Teachers! They are the ones that walk beside us, behind us, and in front of us leading the way, so that one day they will step into our shoes and be the teachers.
The boys seemed to sense the reverence of these war memorials in Poland and Germany, and were certainly affected deeply by the remnants of luggage, shoes and clothing left behind. But I wonder if anything touched them as deeply as the talk their father gave them about the concentration camp introductions? (check out Youtube.com and our facebook today for the video)
When we were in Japan, we also were touched by the museums and affects of the bombing of Hiroshima. But things become more personal when a name or photo was attached to the story. Ron took the time to read to the boys as they bedded down on the floors of the hostel in Japan. He chose the story of Sadako Sasaki, who was just 2 when the atomic bomb dropped in her city. At 12, she was diagnosed with leukemia from radiation — referred to in Japan as the ‘atom bomb disease.’ Sadako took on the task of folding 1000 paper cranes, according to the Japanese legend that 1000 paper cranes would allow a wish to be granted. Her wish was to live. Although Sadako only folded 644 before she died, her life is a legacy and tribute thanks to her friends and family who exceeded her task, raising a statue in her honor, publishing a book of letters about those who died from result of the A-bomb and placing her paper cranes of hope at the NYC 9/11 Memorial, at Pear Harbor, the Museum of Tolerance, in other places of honor.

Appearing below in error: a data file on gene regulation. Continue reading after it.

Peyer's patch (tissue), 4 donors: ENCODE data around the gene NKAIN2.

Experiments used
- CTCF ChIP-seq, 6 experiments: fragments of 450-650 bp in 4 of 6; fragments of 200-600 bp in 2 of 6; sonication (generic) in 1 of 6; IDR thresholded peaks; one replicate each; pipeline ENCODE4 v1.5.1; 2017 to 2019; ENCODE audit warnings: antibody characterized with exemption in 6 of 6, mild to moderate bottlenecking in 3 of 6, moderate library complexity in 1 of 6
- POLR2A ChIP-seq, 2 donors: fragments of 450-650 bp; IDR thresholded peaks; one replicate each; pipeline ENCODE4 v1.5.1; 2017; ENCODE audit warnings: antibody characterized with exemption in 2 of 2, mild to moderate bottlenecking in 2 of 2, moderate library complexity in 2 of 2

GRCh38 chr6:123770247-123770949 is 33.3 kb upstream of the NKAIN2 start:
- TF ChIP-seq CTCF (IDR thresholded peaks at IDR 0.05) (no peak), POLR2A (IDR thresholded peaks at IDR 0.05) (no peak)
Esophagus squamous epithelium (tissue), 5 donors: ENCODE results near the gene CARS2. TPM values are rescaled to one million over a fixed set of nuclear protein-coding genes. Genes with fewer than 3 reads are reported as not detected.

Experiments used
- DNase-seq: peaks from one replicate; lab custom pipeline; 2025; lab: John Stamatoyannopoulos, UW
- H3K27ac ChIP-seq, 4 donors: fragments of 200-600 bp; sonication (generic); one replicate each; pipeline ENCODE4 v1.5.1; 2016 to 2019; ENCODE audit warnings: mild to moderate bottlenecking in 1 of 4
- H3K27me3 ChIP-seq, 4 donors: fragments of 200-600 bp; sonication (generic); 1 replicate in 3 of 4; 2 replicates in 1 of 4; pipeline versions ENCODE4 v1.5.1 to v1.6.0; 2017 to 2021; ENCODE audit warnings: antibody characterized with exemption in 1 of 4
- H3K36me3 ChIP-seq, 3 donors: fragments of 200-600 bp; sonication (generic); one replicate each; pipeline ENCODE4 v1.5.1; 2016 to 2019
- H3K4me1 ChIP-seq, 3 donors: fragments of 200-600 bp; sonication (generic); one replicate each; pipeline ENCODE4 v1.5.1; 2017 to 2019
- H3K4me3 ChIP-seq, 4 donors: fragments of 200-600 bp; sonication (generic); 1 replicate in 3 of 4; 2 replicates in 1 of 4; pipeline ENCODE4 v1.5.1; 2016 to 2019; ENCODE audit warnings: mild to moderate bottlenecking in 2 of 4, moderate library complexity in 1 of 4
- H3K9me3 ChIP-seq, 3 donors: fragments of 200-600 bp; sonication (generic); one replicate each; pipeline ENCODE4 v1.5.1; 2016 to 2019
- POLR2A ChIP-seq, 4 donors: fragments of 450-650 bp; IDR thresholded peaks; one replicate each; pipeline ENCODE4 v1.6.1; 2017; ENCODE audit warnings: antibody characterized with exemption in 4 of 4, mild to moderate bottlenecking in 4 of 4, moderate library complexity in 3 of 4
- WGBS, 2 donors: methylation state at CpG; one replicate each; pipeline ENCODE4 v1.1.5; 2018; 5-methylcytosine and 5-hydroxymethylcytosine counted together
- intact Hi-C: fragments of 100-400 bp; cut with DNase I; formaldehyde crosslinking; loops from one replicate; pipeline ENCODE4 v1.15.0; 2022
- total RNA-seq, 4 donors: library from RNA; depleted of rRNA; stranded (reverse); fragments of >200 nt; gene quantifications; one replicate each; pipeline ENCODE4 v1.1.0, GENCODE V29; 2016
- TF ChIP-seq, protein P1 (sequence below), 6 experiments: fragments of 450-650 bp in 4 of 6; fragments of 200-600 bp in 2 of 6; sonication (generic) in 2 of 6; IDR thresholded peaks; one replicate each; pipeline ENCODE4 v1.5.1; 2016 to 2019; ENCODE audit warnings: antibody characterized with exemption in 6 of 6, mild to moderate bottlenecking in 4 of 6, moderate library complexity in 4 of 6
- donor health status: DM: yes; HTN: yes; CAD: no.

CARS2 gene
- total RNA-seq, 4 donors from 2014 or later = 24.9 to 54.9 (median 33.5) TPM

“At the foot of the statue (of Sadako) is a plaque that reads: “This is our prayer. This is our cry. Peace on Earth.”
Make history come alive for your child. It takes time. It takes creativity. It takes knowledge. It takes love. Be a teacher.